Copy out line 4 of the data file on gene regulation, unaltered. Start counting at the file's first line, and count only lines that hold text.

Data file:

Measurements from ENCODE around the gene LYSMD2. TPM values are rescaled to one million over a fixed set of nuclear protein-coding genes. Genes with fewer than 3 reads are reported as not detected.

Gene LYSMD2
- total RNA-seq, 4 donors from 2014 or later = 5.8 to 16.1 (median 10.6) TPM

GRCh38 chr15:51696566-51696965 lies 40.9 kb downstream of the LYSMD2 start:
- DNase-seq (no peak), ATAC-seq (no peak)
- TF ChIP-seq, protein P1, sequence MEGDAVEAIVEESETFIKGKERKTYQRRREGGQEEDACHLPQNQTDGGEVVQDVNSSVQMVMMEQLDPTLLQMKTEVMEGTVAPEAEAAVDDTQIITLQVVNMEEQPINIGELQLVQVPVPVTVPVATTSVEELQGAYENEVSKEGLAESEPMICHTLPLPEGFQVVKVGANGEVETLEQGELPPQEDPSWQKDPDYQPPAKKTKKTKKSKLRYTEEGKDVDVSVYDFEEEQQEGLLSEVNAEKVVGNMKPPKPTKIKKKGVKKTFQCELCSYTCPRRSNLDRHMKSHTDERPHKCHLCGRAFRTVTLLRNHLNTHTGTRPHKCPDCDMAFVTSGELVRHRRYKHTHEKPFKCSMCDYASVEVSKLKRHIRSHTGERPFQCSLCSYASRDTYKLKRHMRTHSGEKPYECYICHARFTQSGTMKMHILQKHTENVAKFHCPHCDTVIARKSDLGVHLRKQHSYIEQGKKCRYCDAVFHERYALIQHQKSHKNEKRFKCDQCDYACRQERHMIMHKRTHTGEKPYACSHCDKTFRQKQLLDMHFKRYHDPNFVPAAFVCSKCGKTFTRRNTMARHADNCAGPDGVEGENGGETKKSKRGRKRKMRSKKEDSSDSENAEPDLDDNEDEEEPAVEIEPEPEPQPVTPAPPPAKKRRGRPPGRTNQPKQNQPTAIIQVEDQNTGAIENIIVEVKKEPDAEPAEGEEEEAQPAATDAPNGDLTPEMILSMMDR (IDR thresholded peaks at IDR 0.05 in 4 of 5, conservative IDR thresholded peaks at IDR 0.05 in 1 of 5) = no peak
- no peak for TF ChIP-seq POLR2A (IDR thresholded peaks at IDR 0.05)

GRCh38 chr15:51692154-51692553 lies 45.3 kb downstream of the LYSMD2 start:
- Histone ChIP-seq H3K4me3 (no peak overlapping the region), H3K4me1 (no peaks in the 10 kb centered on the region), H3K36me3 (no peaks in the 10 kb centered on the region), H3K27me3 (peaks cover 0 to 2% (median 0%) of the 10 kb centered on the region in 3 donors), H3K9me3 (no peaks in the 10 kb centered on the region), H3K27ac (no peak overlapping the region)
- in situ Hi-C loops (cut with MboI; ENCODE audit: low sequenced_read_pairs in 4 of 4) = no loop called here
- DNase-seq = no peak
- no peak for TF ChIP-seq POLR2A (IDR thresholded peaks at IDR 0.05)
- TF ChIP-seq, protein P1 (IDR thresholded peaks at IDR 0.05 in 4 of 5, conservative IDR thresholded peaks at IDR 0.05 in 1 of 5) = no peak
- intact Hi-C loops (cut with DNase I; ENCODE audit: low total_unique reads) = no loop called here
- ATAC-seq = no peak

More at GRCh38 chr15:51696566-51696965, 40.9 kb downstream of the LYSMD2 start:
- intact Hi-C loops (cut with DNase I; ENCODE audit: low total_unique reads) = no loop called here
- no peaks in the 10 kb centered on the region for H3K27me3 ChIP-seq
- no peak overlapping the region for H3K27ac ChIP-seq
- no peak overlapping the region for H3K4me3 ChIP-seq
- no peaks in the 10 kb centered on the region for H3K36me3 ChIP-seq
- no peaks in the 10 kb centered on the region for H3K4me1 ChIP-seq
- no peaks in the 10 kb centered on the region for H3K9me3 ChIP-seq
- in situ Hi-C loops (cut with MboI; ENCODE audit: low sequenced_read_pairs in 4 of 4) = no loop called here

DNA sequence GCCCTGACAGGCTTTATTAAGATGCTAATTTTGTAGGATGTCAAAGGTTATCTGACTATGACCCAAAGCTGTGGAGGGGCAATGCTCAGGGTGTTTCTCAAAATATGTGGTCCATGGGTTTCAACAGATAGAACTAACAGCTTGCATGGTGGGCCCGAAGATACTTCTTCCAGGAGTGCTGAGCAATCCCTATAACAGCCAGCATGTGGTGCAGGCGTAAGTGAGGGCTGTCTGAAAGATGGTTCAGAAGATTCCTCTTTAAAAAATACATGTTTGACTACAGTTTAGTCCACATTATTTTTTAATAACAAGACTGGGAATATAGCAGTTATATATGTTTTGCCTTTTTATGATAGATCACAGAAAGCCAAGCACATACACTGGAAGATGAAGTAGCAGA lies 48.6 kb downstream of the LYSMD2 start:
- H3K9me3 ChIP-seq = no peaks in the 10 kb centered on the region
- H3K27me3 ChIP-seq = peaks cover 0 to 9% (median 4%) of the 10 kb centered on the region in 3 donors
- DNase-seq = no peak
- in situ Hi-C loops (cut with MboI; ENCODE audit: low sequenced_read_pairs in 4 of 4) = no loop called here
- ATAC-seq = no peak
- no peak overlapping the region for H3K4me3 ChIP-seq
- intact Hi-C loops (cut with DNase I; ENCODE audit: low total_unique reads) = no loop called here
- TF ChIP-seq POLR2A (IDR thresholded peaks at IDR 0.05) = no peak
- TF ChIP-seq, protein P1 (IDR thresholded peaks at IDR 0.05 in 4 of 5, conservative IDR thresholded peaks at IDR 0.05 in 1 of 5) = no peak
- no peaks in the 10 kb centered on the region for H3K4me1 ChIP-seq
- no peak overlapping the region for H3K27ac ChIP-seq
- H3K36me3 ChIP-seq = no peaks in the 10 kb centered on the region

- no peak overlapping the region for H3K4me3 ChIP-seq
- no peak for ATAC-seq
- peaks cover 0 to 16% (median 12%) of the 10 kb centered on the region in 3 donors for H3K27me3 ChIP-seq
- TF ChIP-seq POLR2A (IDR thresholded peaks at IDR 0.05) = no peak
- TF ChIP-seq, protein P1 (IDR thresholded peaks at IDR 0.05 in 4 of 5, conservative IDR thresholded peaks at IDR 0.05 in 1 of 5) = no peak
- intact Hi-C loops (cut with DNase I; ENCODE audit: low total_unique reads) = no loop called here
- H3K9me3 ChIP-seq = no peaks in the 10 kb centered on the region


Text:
GRCh38 chr15:51696566-51696965 lies 40.9 kb downstream of the LYSMD2 start: